Basing his analysis on the monastic and metaphysical literature of both the Pali and Sanskrit traditions, together with their commentarial literature, Leonard Zwilling examines homosexuality in light of Buddhist sexual morality as a whole. He analyzes how Indian Buddhists understood homosexuality, its psychological and ethical implications, and the status of sexual nonconformists as religious or lay followers of Buddhism. He concludes that the Buddhist view of homosexuality in the sources he surveys in "at least consonant with a contemporary view of homosexuality as a probably organically or genetically based orientation, with the same moral significance (or insignificance) as heterosexuality."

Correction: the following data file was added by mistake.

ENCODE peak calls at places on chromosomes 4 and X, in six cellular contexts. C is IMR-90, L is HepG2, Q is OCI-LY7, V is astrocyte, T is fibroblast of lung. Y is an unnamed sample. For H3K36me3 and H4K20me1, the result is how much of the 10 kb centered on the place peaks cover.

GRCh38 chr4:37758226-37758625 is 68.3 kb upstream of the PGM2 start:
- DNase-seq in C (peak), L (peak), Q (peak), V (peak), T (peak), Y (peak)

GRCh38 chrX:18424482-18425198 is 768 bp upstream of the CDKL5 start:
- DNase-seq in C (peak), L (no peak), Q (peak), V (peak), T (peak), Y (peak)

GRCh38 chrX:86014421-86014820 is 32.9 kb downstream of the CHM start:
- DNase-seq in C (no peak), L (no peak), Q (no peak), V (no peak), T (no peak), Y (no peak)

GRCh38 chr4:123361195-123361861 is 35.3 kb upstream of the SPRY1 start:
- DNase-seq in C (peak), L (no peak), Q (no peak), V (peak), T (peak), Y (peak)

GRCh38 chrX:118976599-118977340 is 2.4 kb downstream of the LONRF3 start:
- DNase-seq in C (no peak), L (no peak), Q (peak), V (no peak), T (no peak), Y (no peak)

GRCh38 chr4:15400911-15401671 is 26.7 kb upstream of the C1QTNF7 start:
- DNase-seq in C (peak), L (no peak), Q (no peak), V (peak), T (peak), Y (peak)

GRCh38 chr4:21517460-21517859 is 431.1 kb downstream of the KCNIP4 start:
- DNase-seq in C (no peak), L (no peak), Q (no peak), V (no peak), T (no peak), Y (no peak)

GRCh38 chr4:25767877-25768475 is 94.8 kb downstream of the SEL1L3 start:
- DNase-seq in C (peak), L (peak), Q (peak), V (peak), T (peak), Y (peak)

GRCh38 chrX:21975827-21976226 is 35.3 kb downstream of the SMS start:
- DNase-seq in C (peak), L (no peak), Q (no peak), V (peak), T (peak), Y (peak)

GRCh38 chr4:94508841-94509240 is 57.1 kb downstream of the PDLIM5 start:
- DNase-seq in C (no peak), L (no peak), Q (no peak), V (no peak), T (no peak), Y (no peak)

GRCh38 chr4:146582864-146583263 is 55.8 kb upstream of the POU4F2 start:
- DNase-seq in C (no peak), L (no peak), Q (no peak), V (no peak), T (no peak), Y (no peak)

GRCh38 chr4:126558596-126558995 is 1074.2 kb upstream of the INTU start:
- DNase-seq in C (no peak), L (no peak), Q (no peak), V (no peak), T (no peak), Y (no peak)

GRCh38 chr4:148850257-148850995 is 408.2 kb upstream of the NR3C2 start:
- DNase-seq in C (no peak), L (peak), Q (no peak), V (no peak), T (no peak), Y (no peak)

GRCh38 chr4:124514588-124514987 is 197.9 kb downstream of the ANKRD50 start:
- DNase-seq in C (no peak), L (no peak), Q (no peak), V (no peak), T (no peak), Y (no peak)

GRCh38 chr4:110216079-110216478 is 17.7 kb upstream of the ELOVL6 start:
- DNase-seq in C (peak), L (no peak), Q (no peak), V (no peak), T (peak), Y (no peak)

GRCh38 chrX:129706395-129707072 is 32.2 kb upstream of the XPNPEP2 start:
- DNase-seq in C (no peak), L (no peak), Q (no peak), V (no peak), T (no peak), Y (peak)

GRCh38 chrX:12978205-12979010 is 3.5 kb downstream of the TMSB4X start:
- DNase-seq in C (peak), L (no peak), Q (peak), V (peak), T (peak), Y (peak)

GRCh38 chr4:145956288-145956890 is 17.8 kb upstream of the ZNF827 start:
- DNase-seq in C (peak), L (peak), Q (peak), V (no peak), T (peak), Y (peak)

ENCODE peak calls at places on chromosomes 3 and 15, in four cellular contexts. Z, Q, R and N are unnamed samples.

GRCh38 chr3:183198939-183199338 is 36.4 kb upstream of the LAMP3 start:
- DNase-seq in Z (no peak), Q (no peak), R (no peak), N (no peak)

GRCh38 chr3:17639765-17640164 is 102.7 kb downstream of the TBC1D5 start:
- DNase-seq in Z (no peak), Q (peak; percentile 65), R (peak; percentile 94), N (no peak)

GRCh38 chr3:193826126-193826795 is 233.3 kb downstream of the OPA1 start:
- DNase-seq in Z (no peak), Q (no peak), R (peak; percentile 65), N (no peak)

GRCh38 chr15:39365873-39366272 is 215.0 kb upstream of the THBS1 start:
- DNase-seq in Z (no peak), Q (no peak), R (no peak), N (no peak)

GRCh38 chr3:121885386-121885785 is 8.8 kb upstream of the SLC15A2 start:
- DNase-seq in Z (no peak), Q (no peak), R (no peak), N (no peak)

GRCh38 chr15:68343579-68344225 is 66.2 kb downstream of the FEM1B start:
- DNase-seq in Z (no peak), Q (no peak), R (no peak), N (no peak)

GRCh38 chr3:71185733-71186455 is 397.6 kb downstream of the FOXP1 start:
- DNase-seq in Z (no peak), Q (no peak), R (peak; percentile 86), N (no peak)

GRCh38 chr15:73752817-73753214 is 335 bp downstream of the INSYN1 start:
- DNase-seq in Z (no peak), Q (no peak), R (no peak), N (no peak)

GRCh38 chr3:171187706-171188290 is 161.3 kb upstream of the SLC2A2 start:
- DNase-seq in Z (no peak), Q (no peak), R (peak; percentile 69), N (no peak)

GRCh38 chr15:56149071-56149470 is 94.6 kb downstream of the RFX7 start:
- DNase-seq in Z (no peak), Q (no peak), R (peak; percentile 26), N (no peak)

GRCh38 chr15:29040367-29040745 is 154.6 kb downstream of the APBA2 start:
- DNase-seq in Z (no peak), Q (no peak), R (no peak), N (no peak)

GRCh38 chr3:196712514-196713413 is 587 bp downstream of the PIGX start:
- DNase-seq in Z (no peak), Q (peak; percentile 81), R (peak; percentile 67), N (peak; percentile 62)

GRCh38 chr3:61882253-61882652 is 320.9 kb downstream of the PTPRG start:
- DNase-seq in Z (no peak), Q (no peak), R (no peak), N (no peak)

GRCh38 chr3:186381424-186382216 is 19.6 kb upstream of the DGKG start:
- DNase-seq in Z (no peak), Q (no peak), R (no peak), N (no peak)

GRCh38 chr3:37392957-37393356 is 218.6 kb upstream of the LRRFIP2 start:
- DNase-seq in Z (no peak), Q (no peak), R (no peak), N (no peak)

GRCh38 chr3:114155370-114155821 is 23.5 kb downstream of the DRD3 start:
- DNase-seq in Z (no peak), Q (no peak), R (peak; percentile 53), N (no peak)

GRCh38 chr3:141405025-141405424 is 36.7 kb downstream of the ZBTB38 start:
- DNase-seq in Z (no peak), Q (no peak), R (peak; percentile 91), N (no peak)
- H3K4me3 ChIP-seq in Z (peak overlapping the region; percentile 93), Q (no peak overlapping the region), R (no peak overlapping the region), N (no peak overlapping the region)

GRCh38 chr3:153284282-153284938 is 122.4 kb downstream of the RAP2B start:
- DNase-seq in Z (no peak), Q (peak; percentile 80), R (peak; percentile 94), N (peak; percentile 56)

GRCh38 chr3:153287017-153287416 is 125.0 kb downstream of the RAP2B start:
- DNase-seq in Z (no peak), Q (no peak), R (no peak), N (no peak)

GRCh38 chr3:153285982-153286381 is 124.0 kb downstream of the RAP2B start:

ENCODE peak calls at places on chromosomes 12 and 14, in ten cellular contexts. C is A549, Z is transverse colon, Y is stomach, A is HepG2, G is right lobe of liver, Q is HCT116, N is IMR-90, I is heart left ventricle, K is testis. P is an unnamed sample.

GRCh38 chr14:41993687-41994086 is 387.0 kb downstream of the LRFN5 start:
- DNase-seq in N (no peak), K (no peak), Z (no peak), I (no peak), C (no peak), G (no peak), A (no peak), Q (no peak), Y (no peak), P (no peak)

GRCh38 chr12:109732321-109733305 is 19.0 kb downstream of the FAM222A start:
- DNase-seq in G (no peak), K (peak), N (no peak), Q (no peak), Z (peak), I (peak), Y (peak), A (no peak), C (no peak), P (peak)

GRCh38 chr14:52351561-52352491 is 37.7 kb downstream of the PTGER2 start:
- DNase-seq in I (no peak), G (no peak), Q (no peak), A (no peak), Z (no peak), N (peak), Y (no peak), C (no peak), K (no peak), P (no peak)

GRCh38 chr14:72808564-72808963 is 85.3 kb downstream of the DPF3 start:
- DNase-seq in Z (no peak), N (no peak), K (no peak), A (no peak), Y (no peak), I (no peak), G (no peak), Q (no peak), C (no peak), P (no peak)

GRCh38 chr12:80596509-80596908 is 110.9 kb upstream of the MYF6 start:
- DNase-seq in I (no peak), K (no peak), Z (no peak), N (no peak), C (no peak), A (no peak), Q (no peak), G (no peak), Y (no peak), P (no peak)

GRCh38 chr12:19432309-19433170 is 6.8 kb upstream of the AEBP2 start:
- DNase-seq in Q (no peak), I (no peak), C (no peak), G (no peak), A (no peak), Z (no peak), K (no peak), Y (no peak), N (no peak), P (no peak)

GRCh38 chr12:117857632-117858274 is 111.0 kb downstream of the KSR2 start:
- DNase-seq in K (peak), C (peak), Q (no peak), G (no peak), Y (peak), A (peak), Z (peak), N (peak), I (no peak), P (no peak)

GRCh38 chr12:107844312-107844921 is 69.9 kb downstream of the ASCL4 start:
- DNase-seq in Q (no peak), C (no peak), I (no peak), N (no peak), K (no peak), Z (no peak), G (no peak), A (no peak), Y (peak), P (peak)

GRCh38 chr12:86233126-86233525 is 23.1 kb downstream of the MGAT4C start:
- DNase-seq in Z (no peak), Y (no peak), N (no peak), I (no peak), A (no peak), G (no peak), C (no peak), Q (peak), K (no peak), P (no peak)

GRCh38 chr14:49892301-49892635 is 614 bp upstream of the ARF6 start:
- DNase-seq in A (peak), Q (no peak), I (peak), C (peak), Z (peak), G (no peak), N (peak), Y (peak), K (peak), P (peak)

Understanding the essential neutrality of Indian Buddhism on the question of homosexuality, I believe, is pivotal for understanding how sexual diversity was tolerated in other Buddhist cultures and how in Japan male love actually came to be extolled. This is the subject of Paul Schalow's essay, a study of homosexual love as practiced by the Buddhist clergy of Japan. We find as a paradigm of this relationship the older monk's taking the young temple acoltye as lover; and Schalow gives us examples of the way in which this love is encouraged in a wide variety of texts. He also examines the popular tradition that homosexuality was introduced into Japan from China by Kobo Daishi (774-835), or as he was more commonly known, Kukai. In his study Schalow concludes that, far from detracting from his image and status, linking the importation of male homosexuality into Japan to this important figure in Japanese Buddhist history reciprocally enhances the status of both Kukai and of male love. Ultimately, the legend of Kukai's inroduction of male love into Japan was considered one of his many accomplishments.